From the series If you get married again, will you still love me? by Sharon Boothroyd.
Eight of us met for a coffee and a chat, partly to help me learn more about OCA (as a new tutor) and to question each other on our passion for photography. I think meeting together to do real things like drink coffee and chat about shared interests is one of the main benefits of these Study Visits, helping alleviate the isolation factor of online learning. There happened to be a great article in the Guardian about whether photojournalists should intervene in violent situations or take a picture, which kickstarted a conversation about morality and the role of photographers. Tricky.
Then we ambled up to see the work I have in Art Jericho, If you get married again, will you still love me?
These photographic tableaux are based on words spoken to separated fathers by their children. After gathering the memories, Boothroyd produced visual representations of these phrases, drawing on emotions the child may have been dealing with at the time.
The highly fabricated images incorporate elements of fantasy in their precise construction, settings and use of actors. By exaggerating conventional locations into filmic versions of themselves, the artifice of the photograph is highlighted. The manufactured scenes challenge the accuracy of selective memory by questioning the truth behind the images.
The images, which operate like film stills, give access into private and intimate moments within the tension of the public space. Rather than alluding to utopian dreams, these photographs portray common relational struggles with disappointment, anger, over-compensation and jealousy.
The exhibition consists of my series as well as the work of another photographer Tim Crooks, whose stills from an abandoned mental asylum are psychological in approach and create quite a disturbing an unsettling feeling. Coupled together these two works encapsulate two very different notions of absence and question the impact of absence on society and individuals alike.
I gave a talk which I titled “Representations of the Real” because I am interested in how photography is always grounded in something actual but when it is used intelligently, can transport the imagination to the most far flung places. It is this clash between reality and fiction that always draws me to photography as an art form. Something unique to the medium.
While painters have the amazing ability to imagine something and create it on paper straight from the imagination, photographers have to find something that actually exists, take their camera to a relatively close proximity and make the image without an obstruction getting in the way. Photographers have to be physically present with their subject.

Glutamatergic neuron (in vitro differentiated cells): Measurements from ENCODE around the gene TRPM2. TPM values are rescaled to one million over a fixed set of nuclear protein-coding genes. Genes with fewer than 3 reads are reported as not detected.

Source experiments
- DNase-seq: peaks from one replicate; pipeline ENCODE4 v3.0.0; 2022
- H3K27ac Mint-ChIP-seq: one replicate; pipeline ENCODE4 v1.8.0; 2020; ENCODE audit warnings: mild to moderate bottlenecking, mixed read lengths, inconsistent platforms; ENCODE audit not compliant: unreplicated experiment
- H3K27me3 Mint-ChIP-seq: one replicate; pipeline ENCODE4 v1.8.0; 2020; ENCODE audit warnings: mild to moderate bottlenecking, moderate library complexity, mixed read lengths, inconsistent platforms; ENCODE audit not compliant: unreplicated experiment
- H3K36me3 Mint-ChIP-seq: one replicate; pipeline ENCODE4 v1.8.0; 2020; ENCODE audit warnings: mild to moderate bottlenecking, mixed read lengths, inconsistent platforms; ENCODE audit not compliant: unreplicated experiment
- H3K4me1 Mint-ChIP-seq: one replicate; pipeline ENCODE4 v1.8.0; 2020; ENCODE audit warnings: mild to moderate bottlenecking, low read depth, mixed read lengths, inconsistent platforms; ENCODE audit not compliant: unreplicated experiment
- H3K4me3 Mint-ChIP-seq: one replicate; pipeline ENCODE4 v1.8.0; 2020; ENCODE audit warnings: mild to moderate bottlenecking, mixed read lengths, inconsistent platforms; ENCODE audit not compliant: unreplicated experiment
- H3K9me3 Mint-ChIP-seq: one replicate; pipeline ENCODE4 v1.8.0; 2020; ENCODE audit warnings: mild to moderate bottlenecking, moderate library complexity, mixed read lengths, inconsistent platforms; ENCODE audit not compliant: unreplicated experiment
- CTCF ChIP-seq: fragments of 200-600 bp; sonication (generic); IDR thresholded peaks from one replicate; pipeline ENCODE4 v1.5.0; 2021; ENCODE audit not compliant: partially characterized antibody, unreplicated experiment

The problem is; How can you be physically present with an idea? Photographers have to find something that represents that idea before they can begin to create anything. In some ways this can be extremely limiting and frustrating but at the other end of the spectrum it can open the mind to new ways of thinking and interpreting what is real and new ways of representing that reality. In fact, by defamiliarising an idea using a different means of representation, I believe it creates a more engaging and interesting body of work.
Excerpt from my talk Representations of the Real.
After my talk the students and some members of the public engaged in an interesting question time. I always find it fascinating to learn how people respond to the work I create and one particular response I have been thinking about with interest since. These images were my interpretation of what the child may have been dealing with at the time of speaking the words remembered by the father. I undoubtedly projected my feelings into the scenarios. An astute comment was made that the fathers in the series look almost motherly in how they are intently concerned, physically present and attentive. Perhaps more what I would like to think happened and not necessarily what actually did. I totally agree with this observation and think it was a very valid and accurate point to make. The notion of what is real is confused once again with my ‘voice’ being so ingrained in how I make pictures. However, the question of reliability was never supposed to be the case with this series, even though it was based on real life case studies it is not a documentary project. Nonetheless I was intrigued at how my motherhood came through in a subconscious projection of how I hoped Dads in these complicated circumstances would naturally respond. The reality may in fact be very different.
I summarised by saying how I thought Eastender’s and Big Brother are good analogies for how we can decide what is more real. Although Big Brother is supposedly unstaged, live TV, we know the false environment it creates has a profound impact on the personalities in the house and crowd mentality kicks in to produce something of heightened interest to the voyeur watching at home. It may be argued Eastender’s is far fetched of course, but one only need turn to the local newspapers to see the endless torment and emotion that is expressed through a soap opera. Although it is staged, acted and even uses constructed locations perhaps what is eventually portrayed is a more accurate view of humanity, one more people can relate to than staying up all night in your underwear and jumping into the swimming pool at 3am.